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Equipping business to prevent stress

HSE InfoLine : 25 May, 2004  (Company News)
Bill Callaghan, Chair of the Health and Safety Commission, today launched an innovative three month consultation campaign asking managers and employers for their views on proposals to reduce work-related stress. A video explanation of the proposals is available via HSE's website and feedback can be delivered online.
The proposals are based around a set of Management Standards that will enable employers to gauge stress levels, identify causes and work with employees to resolve any difficulties. The Standards are clear and practical statements of good management practice and are supported by a body of research and by an ongoing dialogue with a range of businesses, professional bodies and unions.

The Management Standards are not new regulations: they are a non-legislative yardstick to help organisations meet their existing duty of care and their duty to assess the risks to work-related stress. The Standards highlight the components of good organisation, job design and management that keep stress levels in check and enhance productivity.

Work-related stress has overtaken musculo-skeletal disorders as the biggest cause of working days lost through injury or ill-health. It accounts for over 13 million days lost in UK industry a year, and costs society as a whole about 3.7 billion a year. In 2001/2, over half a million individuals in Britain experienced stress at levels that made them ill, as reported by the most recent Labour Force Survey.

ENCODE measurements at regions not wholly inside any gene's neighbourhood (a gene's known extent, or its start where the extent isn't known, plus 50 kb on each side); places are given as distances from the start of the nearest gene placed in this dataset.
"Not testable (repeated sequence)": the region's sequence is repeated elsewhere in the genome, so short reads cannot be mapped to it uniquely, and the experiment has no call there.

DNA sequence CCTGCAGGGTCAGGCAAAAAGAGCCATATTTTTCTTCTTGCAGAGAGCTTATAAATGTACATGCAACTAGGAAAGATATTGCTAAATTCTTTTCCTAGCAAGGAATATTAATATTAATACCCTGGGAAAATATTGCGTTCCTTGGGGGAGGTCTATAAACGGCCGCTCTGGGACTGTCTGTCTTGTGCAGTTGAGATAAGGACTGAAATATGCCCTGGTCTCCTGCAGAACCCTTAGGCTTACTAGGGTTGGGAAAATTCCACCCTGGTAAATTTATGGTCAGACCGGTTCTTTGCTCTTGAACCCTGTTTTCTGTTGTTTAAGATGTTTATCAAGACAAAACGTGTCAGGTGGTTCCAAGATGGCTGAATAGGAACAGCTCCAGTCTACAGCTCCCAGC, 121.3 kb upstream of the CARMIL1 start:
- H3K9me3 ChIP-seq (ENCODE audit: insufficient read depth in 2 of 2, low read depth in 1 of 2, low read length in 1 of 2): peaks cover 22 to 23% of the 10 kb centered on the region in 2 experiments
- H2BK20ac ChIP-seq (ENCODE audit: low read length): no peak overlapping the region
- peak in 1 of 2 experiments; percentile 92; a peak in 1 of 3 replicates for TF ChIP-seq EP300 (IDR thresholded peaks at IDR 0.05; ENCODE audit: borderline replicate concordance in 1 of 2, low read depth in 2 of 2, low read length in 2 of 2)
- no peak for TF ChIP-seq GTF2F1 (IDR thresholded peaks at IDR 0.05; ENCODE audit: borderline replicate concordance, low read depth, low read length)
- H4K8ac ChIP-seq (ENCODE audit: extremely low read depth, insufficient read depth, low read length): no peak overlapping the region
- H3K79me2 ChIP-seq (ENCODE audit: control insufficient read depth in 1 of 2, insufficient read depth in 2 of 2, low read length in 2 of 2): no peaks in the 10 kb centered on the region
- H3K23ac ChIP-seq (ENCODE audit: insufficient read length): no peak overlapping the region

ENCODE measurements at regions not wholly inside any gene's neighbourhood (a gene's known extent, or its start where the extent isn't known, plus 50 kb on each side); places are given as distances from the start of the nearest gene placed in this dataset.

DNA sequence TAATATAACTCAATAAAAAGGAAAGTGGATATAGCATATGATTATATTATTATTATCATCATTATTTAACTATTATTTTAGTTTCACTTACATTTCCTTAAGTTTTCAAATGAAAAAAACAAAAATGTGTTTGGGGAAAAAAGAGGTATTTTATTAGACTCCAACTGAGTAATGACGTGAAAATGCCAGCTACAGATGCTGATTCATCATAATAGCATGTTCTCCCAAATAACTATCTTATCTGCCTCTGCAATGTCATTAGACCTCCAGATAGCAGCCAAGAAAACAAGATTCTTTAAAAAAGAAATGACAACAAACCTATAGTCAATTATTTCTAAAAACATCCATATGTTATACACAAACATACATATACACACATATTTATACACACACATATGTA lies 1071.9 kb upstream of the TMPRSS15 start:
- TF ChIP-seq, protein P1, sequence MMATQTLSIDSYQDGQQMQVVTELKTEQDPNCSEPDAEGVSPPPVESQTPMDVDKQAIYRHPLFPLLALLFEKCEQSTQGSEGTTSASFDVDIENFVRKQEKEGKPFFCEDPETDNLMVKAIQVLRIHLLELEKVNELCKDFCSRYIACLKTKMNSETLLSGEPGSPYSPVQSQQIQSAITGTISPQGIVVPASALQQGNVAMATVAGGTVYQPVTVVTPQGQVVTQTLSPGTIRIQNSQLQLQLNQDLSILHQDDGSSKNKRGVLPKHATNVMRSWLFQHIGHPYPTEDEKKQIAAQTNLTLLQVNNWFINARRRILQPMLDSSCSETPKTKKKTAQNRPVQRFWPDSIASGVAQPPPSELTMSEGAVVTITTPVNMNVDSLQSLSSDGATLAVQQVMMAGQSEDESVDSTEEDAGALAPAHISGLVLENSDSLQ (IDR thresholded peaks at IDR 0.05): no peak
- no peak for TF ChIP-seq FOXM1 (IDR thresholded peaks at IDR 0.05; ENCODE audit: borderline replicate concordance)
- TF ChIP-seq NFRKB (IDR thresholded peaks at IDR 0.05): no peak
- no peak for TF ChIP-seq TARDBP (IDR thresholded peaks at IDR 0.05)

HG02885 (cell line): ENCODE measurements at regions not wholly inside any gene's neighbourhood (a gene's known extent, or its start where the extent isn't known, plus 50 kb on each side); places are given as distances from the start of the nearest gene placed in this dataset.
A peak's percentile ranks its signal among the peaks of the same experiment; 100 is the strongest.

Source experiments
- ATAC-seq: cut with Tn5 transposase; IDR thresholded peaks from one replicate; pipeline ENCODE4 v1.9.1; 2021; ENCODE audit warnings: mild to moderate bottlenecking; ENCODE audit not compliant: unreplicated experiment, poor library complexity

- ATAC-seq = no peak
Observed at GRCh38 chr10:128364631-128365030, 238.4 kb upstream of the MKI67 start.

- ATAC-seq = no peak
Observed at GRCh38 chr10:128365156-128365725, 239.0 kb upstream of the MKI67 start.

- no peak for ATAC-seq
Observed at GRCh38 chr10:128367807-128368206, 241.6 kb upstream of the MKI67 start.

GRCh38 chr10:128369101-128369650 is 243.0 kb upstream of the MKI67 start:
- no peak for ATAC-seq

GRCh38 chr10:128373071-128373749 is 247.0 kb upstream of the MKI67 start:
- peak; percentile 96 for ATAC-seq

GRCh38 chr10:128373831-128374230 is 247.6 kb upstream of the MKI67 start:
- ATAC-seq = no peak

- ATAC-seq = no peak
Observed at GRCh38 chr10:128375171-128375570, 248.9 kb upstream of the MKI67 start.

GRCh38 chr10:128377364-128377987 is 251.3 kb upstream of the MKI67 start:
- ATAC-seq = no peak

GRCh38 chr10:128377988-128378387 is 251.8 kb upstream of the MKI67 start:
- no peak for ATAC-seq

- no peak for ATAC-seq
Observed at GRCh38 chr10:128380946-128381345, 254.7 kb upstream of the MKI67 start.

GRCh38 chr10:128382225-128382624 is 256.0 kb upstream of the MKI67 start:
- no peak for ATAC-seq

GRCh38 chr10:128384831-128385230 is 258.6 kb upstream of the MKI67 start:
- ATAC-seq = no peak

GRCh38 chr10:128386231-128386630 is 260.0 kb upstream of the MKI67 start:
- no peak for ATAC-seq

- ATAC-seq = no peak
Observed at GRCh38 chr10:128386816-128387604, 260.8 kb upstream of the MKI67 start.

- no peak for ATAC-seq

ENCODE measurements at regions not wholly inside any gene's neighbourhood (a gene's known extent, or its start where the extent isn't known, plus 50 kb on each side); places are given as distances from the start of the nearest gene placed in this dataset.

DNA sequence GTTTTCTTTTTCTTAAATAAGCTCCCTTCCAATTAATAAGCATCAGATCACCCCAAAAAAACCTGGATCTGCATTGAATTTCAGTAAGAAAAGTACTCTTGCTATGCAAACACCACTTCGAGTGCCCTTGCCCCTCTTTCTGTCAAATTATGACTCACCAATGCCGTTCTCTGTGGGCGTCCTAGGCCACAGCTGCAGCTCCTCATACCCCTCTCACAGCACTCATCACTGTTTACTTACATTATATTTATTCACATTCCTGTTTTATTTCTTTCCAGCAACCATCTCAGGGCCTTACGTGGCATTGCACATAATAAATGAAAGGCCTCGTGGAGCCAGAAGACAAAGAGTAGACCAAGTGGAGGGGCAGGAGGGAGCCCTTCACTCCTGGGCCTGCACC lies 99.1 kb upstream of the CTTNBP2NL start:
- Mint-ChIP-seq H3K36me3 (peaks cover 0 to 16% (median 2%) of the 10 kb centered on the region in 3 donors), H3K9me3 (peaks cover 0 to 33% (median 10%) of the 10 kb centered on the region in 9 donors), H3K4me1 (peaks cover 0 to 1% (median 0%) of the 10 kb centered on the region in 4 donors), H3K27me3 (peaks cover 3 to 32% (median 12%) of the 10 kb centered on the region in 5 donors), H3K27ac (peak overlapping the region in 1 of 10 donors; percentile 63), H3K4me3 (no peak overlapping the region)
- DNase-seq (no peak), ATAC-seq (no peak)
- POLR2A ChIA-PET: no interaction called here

Bill Callaghan, said:
'The HSC has recognised the need for action and designated stress as one of our priorities. We're not about eliminating all stress or pressure in the workplace. Rather we want to help employers recognise and manage the risks sensibly. The good news is that the core of any solution lies in good management, and in employers working together with staff and their representatives to develop solutions that work in practice.'

Head of HSE's Better Working Environment Division, Elizabeth Gyngell said:

'Work-related stress is not the reasonable pressure which is part and parcel of all work and which helps to keep us motivated. It is the kind of excessive pressure that undermines performance, is costly to employers and can make people ill.

We are working hard to help tackle issue through good job design and people management. HSE cannot do this alone. We need employers, employees, and their representatives to visit our website and participate in this consultation.
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